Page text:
Abalone Disease Devastation

By-David King

Abalone Disease Devastation

Diver harvesting abalone at Seal Rocks (Blue Water Hunting P/L)

Abalone Disease Devastation

Blacklip abalone showing swollen mouth and curled edges of foot. (image at Murrels Beach by Victorian Abalone Divers Assn)

Australian fisheries officers and divers in Tasmania and South Australia are on alert for signs of a lethal abalone virus which has devastated stocks in Victorian waters.

The disease, known as the ganglioneuritis virus, was first detected in December 2005 in two land-based aquaculture farms, one in Portland and one in Port Fairy, and in two experimental sea-based farms in Western Port.

While it appears to have been contained at Western Port, it was found by early May 2006 to have spread from the land-based farms to reefs off Port Fairy.

Despite efforts to contain it by aquaculture farms and professional abalone divers, the ganglioneuritis virus continued to spread to over 200 kilometres of Victorian coastline from Cape Nelson near Portland to Childers Cove east of Warrnambool.

The virus causes inflammation of the abalone’s nervous tissue resulting in curling of the front and swelling of the mouth. It appears similar to viruses found in abalone in Japan and Taiwan.

According to the Department of Primary Industries (DPI), the virus has no known or likely harmful effects on humans. But it has caused massive losses to the Victorian abalone industry which has an export value in excess of $75 million a year.

Vin Gannon, chief executive of the Victorian Abalone Divers Association (VADA), said the total capital loss to the industry, taking into account the cost of licenses, boats, factories, and salaries would be around $400 million.

Harry Peeters, chief executive of the Western Abalone Divers Association (WADA), told the Warrnambool Standard that divers and deckhands in his zone had seen a massive drop in their incomes due to the spread of the virus.

An abalone diver with 40 years experience told the ABC’s Stateline programme of paralysed and dying abalone lying on the seafloor in such a state that not even other marine animals would touch them.

Mr Gannon said no one quite knew how or why the virus was spreading.Aquaculture farms found to be infected had voluntarily destocked and decontaminated their premises and equipment, and most boats and divers had done the same.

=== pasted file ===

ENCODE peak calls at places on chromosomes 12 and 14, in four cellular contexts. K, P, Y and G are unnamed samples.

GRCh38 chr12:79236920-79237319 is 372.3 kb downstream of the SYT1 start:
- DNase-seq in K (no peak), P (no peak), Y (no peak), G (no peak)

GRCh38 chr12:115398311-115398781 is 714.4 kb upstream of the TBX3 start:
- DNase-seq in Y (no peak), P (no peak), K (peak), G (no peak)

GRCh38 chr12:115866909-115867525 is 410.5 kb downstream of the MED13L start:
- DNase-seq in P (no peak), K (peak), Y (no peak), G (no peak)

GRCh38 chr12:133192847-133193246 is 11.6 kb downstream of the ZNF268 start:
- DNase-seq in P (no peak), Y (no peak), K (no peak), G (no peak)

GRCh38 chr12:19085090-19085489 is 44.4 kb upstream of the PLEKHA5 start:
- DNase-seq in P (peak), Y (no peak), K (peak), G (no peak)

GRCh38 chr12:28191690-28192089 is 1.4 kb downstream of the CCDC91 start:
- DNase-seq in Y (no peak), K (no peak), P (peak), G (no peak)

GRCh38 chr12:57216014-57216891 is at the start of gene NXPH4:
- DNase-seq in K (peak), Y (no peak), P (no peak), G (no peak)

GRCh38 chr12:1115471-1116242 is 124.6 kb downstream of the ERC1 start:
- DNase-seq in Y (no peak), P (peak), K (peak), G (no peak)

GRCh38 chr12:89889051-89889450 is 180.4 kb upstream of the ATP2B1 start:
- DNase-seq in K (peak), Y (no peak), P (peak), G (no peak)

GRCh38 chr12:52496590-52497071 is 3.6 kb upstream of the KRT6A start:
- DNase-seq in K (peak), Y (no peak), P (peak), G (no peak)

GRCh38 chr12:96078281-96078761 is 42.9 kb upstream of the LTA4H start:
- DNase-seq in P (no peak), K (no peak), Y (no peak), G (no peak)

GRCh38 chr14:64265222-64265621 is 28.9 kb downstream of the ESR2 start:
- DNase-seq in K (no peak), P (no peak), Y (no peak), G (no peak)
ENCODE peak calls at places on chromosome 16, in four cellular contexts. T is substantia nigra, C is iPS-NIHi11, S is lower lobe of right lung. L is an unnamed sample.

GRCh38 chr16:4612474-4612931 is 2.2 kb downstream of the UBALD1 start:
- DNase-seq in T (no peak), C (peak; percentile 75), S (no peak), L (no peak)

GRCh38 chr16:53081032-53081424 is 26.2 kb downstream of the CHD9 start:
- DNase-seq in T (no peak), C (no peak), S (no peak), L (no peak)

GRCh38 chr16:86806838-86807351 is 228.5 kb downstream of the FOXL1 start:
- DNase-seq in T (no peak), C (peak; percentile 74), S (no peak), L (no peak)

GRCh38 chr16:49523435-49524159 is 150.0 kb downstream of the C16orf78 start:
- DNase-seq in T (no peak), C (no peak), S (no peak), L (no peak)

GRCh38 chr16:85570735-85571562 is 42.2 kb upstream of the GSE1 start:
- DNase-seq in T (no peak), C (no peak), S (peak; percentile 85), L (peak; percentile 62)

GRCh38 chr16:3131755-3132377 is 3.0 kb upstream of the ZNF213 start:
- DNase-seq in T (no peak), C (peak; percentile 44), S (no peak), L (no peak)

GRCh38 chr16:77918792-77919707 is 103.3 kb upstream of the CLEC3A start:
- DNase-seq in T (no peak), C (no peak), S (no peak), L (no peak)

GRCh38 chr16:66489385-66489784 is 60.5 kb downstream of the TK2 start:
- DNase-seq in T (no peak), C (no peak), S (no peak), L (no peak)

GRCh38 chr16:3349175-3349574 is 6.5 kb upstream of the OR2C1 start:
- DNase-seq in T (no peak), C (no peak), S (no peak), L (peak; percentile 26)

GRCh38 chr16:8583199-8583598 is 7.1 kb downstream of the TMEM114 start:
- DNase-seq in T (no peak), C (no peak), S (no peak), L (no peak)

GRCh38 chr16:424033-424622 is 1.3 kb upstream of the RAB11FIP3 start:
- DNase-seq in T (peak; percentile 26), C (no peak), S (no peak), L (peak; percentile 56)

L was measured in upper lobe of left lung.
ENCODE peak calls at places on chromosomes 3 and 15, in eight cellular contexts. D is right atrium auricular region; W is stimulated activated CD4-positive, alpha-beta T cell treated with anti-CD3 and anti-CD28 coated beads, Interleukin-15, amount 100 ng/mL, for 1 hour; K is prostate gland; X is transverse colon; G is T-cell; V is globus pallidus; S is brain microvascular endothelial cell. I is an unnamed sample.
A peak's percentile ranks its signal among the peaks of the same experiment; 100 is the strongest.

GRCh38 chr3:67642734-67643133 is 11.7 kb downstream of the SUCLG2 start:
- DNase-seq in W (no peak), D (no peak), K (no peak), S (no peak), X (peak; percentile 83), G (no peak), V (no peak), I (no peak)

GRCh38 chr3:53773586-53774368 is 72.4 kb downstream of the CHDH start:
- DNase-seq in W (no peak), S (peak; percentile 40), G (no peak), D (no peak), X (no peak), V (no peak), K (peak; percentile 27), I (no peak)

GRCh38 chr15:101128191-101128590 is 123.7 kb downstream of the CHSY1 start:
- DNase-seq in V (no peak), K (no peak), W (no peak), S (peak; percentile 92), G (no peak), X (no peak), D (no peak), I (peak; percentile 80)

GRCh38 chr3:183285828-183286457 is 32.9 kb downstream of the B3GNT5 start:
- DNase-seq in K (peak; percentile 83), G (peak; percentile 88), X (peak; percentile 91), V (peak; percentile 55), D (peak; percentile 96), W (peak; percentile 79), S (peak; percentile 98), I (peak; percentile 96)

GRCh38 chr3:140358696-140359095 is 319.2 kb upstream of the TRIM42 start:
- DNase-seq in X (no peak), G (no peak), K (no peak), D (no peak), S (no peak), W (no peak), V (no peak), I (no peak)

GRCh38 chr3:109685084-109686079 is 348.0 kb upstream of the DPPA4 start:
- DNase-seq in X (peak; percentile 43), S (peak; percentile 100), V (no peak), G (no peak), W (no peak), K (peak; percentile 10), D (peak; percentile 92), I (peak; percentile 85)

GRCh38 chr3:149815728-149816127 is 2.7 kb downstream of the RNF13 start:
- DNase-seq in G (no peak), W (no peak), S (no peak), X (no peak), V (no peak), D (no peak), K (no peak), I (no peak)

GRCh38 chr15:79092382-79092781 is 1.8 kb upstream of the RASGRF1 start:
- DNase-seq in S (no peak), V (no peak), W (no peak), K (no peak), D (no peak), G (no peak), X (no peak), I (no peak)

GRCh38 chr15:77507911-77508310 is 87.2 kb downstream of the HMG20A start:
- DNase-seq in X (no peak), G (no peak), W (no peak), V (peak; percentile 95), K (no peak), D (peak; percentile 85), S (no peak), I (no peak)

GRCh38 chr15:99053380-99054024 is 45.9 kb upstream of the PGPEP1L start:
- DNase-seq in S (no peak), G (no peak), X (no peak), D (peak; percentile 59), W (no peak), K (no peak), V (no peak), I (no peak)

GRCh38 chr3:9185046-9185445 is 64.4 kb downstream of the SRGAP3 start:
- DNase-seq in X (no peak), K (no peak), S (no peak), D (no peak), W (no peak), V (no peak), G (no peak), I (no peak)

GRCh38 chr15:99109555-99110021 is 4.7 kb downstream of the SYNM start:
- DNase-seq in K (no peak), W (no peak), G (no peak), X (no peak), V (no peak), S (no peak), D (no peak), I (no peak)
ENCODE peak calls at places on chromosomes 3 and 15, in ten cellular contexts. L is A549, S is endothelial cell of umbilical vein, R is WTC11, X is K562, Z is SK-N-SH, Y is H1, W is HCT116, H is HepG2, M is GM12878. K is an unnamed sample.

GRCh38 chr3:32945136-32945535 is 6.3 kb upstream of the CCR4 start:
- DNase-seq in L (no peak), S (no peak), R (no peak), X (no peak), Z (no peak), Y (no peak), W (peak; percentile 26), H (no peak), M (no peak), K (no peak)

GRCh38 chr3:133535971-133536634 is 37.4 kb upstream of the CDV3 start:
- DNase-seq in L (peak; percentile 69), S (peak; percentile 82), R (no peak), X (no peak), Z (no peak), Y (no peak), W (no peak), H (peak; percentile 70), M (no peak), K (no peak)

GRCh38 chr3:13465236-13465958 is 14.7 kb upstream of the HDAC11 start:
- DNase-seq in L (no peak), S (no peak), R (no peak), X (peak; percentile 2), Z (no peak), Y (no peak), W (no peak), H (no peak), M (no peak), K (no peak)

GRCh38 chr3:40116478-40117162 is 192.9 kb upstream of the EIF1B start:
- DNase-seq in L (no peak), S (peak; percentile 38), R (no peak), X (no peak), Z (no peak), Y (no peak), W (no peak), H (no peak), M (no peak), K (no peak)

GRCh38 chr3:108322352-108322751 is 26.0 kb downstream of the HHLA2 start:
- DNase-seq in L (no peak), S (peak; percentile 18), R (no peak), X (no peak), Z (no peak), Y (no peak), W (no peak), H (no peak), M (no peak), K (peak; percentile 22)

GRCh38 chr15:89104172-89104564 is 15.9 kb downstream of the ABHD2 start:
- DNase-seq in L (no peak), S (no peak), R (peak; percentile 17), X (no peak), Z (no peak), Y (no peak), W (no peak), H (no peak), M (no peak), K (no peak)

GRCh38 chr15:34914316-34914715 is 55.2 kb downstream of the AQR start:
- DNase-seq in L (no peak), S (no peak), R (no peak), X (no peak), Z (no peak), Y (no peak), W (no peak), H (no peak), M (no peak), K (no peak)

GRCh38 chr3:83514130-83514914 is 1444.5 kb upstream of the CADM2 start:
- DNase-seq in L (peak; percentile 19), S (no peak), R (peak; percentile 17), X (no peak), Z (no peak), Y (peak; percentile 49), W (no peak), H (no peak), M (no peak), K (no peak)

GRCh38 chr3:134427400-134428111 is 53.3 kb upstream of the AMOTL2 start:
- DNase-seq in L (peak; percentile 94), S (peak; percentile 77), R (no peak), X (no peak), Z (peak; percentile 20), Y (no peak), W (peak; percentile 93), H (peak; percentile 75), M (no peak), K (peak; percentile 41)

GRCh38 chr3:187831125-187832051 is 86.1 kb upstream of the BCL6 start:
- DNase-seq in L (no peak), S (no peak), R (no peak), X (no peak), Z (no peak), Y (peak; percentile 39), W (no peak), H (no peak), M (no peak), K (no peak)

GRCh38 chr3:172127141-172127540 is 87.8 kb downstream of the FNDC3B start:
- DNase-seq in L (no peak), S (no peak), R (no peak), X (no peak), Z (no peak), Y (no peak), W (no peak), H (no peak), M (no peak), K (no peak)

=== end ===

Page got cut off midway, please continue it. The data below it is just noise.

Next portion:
He said there was a possibility of tidal flow carrying the disease, and of accidental contamination by recreational divers and others who could be unaware of the problem.

South Australia Fisheries director, Will Zacharin, told the ABC there was little they could do to stop the virus if it spread to South Australian waters because they were unsure how to deal with it.

Mr Gannon said the VADA wanted the entire 200km (approx) area of infected coastline officially shut down to commercial and recreational abalone fishing, but the state government had so far declined to impose a ban.

According to its website, the DPI (Victoria) had imposed a Temporary Abalone Closure Zone extending one kilometre between The Crags and Killarney Beach car parks in Port Fairy.

The DPI had also developed and issued protocols to minimise risk of spreading the disease. The protocols included:

• Decontamination with soapy freshwater of vessels, wet suits, dive equipment, catch bags, boxes, and people who come into contact with abalone, and

• Appropriate disposal of abalone shell, meat, and gut. The DPI website said it was conducting surveillance and monitoring of wild abalone populations, and inspections of abalone aquaculture farms.

But Mr Gannon described the DPI’s response as highly unsatisfactory from the abalone industry’s point of view.

‘We don’t feel they’re doing enough to make this a public issue and to make people aware of it,’ he said.

‘This is an environmental catastrophe and may lead to permanent changes to the marine eco-system. Every effort should be put in place to stop or slow the spread of the virus, in order to protect the environment for the future.’ A DPI spokesperson for the issue failed to return calls requesting a response to abalone divers’ concerns.

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The New Zealand position: New Zealand paua are very distantly related to other abalone species, having been isolated since the break-up of Gondwanaland. They may not therefore have the latent herpesvirus infection. Our geographical position almost certainly would prevent the natural spread of the virus to New Zealand. Other routes of introduction maybe by importation of some products of Australian abalone, not treated to kill the virus and introduction of contaminated gear may be possible as some WADA divers have paua quota in New Zealand. However, given the industry organisation and awareness of Western Abalone Divers Association divers it is unlikely that contaminated gear would be moved between Australia and New Zealand by the WADA members holding quota in New Zealand.

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